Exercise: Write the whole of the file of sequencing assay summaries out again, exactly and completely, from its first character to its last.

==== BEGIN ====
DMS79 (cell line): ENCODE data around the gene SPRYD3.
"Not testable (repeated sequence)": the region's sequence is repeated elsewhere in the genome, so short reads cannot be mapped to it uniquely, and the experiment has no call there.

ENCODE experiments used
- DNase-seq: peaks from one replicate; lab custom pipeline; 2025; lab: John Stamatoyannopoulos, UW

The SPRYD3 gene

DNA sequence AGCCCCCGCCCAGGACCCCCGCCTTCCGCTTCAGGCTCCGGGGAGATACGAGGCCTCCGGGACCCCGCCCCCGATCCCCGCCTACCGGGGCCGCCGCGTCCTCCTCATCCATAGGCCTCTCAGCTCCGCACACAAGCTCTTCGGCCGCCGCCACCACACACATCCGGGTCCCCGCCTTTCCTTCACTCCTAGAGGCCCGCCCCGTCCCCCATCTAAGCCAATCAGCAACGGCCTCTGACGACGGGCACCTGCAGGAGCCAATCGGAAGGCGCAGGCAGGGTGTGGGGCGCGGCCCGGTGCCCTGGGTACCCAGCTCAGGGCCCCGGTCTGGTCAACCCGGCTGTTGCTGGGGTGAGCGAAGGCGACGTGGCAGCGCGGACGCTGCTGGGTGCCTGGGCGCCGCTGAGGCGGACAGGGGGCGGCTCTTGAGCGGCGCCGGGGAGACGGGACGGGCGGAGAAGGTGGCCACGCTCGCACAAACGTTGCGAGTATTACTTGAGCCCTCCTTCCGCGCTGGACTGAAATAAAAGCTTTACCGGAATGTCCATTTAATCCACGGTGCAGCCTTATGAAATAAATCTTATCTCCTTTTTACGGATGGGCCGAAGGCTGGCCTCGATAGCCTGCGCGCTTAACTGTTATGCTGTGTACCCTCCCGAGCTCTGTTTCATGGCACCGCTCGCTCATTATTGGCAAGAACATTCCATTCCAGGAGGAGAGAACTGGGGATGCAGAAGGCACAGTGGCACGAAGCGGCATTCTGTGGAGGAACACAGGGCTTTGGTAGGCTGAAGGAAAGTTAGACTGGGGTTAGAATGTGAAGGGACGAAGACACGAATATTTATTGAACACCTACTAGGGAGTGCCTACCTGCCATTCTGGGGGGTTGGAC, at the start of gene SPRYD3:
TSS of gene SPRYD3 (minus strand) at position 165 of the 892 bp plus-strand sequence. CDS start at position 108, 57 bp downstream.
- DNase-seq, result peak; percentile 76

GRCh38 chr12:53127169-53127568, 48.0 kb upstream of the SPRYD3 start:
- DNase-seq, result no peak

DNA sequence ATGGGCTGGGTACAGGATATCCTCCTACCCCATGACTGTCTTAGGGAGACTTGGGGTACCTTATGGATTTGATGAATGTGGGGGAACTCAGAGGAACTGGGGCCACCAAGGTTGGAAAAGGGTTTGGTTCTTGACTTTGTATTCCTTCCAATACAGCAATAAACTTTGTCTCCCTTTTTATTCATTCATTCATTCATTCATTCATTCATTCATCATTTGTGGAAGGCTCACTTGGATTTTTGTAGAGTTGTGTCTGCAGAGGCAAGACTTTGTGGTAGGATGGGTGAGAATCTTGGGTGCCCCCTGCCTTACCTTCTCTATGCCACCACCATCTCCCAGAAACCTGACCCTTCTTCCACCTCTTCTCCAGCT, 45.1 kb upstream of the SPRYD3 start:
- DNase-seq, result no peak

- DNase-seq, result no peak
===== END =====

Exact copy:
DMS79 (cell line): ENCODE data around the gene SPRYD3.
"Not testable (repeated sequence)": the region's sequence is repeated elsewhere in the genome, so short reads cannot be mapped to it uniquely, and the experiment has no call there.

ENCODE experiments used
- DNase-seq: peaks from one replicate; lab custom pipeline; 2025; lab: John Stamatoyannopoulos, UW

The SPRYD3 gene

DNA sequence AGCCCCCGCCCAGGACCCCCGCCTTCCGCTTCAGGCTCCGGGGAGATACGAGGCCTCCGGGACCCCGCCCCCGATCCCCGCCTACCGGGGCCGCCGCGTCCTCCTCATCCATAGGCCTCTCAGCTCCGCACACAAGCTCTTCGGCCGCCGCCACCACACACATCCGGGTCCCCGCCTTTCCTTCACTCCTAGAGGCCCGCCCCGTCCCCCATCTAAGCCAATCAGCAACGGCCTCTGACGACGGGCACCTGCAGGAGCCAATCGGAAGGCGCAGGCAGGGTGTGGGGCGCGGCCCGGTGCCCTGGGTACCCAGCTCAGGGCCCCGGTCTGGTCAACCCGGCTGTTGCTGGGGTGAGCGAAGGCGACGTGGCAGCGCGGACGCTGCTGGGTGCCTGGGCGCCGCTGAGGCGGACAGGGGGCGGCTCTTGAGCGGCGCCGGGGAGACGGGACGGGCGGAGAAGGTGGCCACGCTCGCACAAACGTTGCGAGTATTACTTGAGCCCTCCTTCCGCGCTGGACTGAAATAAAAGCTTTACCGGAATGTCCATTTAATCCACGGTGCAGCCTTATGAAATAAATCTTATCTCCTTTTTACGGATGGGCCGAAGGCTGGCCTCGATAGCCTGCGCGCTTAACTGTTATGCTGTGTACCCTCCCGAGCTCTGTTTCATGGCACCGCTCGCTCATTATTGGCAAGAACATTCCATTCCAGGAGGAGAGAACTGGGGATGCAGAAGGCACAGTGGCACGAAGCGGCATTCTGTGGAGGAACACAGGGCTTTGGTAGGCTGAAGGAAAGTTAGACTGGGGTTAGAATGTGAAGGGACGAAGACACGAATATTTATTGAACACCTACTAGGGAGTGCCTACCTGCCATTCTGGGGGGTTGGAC, at the start of gene SPRYD3:
TSS of gene SPRYD3 (minus strand) at position 165 of the 892 bp plus-strand sequence. CDS start at position 108, 57 bp downstream.
- DNase-seq, result peak; percentile 76

GRCh38 chr12:53127169-53127568, 48.0 kb upstream of the SPRYD3 start:
- DNase-seq, result no peak

DNA sequence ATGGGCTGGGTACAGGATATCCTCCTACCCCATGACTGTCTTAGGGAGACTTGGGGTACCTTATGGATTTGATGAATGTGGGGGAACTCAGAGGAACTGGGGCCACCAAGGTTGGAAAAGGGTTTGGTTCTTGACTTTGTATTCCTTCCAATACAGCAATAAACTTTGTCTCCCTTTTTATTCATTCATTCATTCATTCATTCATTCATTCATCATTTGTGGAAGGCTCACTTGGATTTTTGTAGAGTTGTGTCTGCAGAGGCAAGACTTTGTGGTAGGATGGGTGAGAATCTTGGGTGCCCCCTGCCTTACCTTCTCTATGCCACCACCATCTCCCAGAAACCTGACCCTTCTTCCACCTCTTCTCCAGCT, 45.1 kb upstream of the SPRYD3 start:
- DNase-seq, result no peak

- DNase-seq, result no peak